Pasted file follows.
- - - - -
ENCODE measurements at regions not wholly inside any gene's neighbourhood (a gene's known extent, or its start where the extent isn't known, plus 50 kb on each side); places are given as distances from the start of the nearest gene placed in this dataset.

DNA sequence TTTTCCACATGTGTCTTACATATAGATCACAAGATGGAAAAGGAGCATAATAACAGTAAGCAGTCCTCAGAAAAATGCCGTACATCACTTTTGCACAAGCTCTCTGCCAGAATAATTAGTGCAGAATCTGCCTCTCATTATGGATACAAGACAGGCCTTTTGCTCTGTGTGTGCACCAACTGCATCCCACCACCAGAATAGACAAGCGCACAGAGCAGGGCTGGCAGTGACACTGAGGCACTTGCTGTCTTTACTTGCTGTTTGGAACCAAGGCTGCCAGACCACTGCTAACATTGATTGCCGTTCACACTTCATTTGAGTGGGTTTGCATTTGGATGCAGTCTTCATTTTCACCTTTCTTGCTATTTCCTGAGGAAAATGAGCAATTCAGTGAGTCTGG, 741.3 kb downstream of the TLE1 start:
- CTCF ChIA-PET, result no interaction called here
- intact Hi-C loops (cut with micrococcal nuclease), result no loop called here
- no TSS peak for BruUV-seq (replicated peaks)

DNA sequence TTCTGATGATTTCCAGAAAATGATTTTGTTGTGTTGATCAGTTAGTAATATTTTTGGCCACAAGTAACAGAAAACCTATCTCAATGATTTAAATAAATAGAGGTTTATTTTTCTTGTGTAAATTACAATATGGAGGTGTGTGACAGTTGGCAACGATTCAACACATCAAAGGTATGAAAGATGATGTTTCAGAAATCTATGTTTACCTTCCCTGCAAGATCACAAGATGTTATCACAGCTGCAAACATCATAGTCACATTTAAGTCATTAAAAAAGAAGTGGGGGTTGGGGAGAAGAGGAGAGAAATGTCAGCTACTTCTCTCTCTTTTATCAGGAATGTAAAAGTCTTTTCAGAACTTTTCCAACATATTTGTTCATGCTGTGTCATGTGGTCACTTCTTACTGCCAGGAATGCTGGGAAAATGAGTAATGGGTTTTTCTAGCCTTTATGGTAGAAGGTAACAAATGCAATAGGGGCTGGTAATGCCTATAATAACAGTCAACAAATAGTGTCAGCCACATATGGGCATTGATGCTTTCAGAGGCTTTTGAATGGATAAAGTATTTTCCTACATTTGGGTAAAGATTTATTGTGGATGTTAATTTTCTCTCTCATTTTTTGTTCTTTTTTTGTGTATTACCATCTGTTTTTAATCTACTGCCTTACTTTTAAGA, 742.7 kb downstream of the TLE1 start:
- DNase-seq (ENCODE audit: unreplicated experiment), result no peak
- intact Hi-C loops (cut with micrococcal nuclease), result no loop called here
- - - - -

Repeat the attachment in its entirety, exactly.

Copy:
ENCODE measurements at regions not wholly inside any gene's neighbourhood (a gene's known extent, or its start where the extent isn't known, plus 50 kb on each side); places are given as distances from the start of the nearest gene placed in this dataset.

DNA sequence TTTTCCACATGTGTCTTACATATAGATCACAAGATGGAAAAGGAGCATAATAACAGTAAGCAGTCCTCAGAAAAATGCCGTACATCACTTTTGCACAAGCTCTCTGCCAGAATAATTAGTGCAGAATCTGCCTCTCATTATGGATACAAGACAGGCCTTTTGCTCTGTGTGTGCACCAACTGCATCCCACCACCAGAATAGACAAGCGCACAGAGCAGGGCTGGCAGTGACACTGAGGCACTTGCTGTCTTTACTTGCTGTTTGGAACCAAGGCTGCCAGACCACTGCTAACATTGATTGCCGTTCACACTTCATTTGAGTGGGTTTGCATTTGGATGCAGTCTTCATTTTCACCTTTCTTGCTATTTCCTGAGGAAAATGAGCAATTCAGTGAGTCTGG, 741.3 kb downstream of the TLE1 start:
- CTCF ChIA-PET, result no interaction called here
- intact Hi-C loops (cut with micrococcal nuclease), result no loop called here
- no TSS peak for BruUV-seq (replicated peaks)

DNA sequence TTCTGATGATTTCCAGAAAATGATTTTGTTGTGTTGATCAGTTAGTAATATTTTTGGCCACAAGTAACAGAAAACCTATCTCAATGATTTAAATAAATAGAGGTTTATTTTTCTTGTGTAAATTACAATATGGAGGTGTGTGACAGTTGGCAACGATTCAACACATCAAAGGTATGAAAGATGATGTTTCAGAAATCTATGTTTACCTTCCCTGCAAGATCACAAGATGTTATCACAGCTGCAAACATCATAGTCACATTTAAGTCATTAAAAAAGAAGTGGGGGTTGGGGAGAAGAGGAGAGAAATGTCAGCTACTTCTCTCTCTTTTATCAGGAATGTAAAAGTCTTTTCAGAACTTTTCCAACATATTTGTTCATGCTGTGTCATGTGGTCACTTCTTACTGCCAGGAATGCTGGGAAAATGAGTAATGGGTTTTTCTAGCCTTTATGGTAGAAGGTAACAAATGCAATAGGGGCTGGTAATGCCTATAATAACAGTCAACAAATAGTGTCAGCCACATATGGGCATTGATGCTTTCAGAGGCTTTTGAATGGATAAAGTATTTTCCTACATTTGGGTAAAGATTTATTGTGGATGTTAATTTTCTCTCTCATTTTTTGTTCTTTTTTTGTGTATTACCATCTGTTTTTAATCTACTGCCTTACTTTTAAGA, 742.7 kb downstream of the TLE1 start:
- DNase-seq (ENCODE audit: unreplicated experiment), result no peak
- intact Hi-C loops (cut with micrococcal nuclease), result no loop called here